The government increased anti-trafficking law enforcement efforts. The 2009 Crimes Act criminalized some forms of labor trafficking and all forms of sex trafficking. Sections 112-117 criminalized trafficking in persons but, inconsistent with international law, required either transnational or domestic movement to constitute a trafficking offense. These articles prescribed penalties of up to 20 years’ imprisonment for movement-based trafficking offenses involving adult victims, and up to 25 years’ imprisonment for those involving child victims; these penalties were sufficiently stringent and, with respect to sex trafficking, commensurate with other serious crimes, such as kidnapping. Sex trafficking offenses that did not involve movement could be prosecuted under Sections 106, 107, 226, and 227 of the Crimes Act. Section 106 criminalized sexual servitude by means of force or threat and prescribed penalties of up to 15 years’ imprisonment if the offense involved an adult victim and up to 20 years’ imprisonment if the offense involved a child victim. Section 107 criminalized “deceptive recruiting for sexual services,” including inducing and maintaining individuals in prostitution through deceptive means, and prescribed penalties of up to seven years’ imprisonment if the offense involved an adult victim and up to nine years’ imprisonment if the offense involved a child victim. Sections 226 and 227 criminalized the buying or selling of children for “immoral purposes,” which included prostitution, and prescribed penalties of up to 12 years’ imprisonment. The penalties prescribed under these sections were sufficiently stringent and commensurate with the penalties prescribed for other grave crimes, such as rape. While Sections 103 and 118 criminalized slavery and debt bondage respectively, all forms of labor trafficking were not criminalized under the Crimes Act. The law prescribed penalties of up to 25 years’ imprisonment for slavery, and it prescribed penalties of up to one year’s imprisonment for debt bondage involving an adult victim, and up to two years’ imprisonment for those involving a child victim; the penalties for slavery were sufficiently stringent, while the penalties for debt bondage were not.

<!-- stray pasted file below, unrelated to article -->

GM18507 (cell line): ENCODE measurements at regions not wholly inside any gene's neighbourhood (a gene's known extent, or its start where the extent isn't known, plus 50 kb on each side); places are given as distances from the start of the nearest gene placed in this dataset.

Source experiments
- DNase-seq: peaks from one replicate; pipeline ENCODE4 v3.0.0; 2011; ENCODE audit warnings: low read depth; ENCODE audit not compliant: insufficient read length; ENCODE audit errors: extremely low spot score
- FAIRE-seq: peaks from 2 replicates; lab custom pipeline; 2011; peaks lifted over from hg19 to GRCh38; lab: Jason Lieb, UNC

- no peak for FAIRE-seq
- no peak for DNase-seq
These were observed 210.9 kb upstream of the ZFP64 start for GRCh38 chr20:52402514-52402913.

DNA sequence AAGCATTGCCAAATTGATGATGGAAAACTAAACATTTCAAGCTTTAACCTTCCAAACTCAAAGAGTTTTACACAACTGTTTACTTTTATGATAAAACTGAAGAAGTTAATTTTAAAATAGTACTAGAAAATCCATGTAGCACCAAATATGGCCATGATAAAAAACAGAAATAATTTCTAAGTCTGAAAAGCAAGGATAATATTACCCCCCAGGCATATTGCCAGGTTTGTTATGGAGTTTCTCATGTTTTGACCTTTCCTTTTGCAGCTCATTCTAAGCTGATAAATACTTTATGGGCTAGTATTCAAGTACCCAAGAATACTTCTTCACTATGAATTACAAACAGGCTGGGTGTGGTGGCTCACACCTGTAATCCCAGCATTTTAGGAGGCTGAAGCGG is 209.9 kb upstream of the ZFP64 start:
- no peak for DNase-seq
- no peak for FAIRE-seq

Police initiated six trafficking investigations, all of which involved forced labor, and continued 11 trafficking investigations from previous reporting periods, an increase compared with initiating three investigations in the previous reporting period. The government initiated prosecution of two alleged traffickers and continued prosecution of an unknown number of alleged traffickers from previous reporting periods, compared with initiating prosecution of one alleged trafficker in the previous reporting period. Courts did not convict any traffickers, compared with convicting one trafficker in the previous reporting period. In June 2022, courts overturned the conviction of one trafficker on an appeal.
The police’s Anti-Human Trafficking Unit (HTU) led the government’s antitrafficking law enforcement efforts, in partnership with the Fiji Immigration Department (FID) and the Fiji Ministry of Employment, Productivity, and Industrial Relations (MEPIR) on cases relating to cross-border trafficking and labor exploitation. However, police did not proactively investigate trafficking cases consistently and the government has only successfully prosecuted two traffickers since 2014. The government did not report efforts to investigate child sex tourists or facilitators who transported child sex trafficking victims to hotels or private yachts, despite reporting that this practice increased in previous reporting periods. The government reported that, under Fiji’s legal system, the prosecutor’s office acted independently from law enforcement investigations, including in cases involving human trafficking; however, this lack of communication and coordination between police and prosecutors continued to impair the government’s pursuit of trafficking cases. Officials cited inadequate resources for victim and witness support as weakening the success of prosecutions.
The HTU trained police recruits on trafficking; however, observers reported the one-day anti-trafficking trainings were insufficient. Law enforcement officials often were not aware of the definition of trafficking, procedures for interviewing victims, or how to proactively identify victims. The HTU did not complete the SOPs for investigating trafficking cases it began drafting in previous reporting periods. The government did not report any investigations, prosecutions, or convictions of government employees complicit in trafficking crimes; the government did not report taking any action in an investigation, which the Fiji Independent Commission Against Corruption initiated in February 2021, of an immigration official in a suspected trafficking case.